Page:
Local authorities in Mexico’s northeastern state of Tamaulipas freed 49 migrants late Wednesday at an abandoned property near an area where 19 people were murdered last month.  

The migrants, most of them from Central America, were heard screaming and pleading for help. According to police, they were held captive at a “camp” in Reynosa municipality, which borders Texas. 

“The police officers were alerted by a neighbor about the screams of people asking for help,” the Tamaulipas prosecutor’s office said in a statement.

There were 19 Hondurans, 14 Salvadorans, 11 Mexicans and five Guatemalans, he added.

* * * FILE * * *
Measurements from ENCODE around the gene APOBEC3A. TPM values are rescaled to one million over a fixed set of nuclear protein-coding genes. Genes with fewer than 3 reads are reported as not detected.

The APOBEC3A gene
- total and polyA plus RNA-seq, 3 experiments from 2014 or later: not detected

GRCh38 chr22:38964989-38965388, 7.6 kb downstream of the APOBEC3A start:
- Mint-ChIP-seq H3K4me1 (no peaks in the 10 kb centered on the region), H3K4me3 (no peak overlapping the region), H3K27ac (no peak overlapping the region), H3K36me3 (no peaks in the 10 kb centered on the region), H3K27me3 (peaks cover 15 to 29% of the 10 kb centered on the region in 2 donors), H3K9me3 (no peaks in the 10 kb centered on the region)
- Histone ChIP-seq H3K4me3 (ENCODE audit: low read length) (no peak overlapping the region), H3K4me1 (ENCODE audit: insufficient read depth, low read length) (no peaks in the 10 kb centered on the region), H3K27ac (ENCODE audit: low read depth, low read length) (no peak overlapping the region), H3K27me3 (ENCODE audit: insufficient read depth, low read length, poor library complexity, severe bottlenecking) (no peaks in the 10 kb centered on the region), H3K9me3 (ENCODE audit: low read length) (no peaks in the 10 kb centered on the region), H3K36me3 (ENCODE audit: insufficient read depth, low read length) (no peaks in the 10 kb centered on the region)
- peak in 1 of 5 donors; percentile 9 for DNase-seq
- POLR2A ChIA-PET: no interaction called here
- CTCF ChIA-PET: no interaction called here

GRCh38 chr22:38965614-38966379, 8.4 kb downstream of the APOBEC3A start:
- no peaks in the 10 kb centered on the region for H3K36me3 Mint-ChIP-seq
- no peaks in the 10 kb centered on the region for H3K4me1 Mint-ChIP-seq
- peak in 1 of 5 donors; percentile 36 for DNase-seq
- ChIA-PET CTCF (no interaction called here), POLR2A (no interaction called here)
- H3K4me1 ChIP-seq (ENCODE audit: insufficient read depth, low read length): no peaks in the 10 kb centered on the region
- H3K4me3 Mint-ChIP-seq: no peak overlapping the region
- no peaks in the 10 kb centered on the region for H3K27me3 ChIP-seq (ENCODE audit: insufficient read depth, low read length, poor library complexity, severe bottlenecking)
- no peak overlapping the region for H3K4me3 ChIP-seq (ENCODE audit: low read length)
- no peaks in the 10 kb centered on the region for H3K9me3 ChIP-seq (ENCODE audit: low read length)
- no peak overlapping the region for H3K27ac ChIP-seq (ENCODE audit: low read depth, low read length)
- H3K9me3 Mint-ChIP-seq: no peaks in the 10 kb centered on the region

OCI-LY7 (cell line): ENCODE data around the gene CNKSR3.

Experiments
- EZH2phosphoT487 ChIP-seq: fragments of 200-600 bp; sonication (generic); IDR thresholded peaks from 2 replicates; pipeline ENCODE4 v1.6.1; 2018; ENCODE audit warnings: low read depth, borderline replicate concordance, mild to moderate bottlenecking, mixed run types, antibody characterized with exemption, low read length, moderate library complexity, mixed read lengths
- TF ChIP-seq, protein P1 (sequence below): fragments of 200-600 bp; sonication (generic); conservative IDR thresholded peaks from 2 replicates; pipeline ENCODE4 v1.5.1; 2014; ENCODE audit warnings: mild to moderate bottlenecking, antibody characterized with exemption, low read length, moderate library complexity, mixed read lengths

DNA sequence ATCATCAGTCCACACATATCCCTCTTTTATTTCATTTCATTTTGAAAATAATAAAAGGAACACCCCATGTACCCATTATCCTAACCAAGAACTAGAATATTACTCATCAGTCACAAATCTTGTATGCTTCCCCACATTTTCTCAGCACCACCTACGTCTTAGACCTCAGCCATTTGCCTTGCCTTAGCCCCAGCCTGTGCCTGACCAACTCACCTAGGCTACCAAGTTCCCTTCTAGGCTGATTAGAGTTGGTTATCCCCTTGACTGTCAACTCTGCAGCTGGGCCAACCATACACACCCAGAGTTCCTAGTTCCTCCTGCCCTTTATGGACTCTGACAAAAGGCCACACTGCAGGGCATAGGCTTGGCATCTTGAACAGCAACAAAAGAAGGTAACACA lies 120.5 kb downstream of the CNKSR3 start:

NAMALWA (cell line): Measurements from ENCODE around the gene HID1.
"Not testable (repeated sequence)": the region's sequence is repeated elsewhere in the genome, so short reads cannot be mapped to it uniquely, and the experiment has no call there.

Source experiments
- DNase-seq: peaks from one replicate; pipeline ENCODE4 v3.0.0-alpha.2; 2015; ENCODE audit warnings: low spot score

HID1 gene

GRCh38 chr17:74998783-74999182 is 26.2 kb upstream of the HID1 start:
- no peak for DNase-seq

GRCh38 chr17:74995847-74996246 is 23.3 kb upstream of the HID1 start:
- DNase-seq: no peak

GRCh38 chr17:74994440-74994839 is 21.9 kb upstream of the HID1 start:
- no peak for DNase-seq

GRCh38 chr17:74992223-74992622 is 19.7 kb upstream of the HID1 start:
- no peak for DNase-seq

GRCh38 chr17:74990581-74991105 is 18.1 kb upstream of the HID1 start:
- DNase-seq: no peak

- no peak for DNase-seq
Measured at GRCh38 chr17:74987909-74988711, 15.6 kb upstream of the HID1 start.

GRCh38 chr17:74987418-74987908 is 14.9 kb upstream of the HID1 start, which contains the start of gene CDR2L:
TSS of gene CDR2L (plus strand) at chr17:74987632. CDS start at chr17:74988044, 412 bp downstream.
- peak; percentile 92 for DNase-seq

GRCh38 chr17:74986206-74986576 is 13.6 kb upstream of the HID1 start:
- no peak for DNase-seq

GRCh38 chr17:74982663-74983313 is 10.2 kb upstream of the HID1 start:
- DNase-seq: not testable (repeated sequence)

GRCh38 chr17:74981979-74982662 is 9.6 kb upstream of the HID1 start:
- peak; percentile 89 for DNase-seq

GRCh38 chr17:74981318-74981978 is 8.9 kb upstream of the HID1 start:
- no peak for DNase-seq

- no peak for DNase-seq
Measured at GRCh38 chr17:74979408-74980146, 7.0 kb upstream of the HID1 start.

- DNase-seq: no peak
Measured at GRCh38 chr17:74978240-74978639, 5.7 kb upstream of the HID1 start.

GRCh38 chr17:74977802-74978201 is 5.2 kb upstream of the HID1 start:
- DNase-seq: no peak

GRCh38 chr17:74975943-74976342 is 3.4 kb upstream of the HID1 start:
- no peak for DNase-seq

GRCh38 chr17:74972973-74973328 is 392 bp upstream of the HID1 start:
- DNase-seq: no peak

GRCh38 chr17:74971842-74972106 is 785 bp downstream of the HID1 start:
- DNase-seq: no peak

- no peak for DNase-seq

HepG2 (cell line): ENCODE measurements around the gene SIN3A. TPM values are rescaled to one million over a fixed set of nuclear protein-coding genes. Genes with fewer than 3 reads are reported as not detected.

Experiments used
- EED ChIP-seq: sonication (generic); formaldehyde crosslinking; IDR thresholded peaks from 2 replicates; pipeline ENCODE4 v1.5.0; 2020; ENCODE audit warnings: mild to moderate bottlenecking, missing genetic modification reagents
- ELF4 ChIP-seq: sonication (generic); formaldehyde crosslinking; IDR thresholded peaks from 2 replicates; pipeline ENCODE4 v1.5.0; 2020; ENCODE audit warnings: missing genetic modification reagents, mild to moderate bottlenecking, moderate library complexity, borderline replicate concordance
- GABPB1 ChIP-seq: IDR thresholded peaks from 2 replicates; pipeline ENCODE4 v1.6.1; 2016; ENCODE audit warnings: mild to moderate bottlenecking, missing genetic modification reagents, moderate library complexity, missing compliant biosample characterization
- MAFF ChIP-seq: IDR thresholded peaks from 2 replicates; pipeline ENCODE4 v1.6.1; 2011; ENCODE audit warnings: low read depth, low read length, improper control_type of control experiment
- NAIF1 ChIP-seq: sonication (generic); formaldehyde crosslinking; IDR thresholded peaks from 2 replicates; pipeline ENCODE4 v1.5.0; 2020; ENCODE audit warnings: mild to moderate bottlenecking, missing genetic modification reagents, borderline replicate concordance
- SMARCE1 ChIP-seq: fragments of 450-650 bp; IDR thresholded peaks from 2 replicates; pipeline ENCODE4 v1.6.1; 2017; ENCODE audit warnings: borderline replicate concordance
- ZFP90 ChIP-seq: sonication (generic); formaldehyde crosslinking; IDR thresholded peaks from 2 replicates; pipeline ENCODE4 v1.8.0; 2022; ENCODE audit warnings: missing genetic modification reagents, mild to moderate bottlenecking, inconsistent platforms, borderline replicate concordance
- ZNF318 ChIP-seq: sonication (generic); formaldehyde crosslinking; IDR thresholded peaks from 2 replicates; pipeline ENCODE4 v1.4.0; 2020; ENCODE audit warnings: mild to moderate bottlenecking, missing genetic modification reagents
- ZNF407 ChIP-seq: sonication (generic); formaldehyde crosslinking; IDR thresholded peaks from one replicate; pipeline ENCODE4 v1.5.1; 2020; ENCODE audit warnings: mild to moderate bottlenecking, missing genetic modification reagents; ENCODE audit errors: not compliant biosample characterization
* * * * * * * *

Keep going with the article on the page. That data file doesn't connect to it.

According to the prosecution, the migrants intended to cross the northern border into the US. 

“However, the people who they had the agreement with to transfer them demanded a higher payment. When they refused, they were told that they would be handed over to another group, so they asked for help.” 

Last month, the charred corpses of 19 people were found in a burned-out abandoned vehicle. So far, authorities have identified two Guatemalan migrants among them. 

Mexican officials recently arrested 12 police officers for their involvement in the massacre. 

Every year, impoverished conditions and violence prompt thousands of people from the Central American North Triangle countries of Guatemala, El Salvador and Honduras to migrate to the US. 

Criminal organizations prey on migrants in these conditions who cross Mexico, and in some cases, corrupt authorities.

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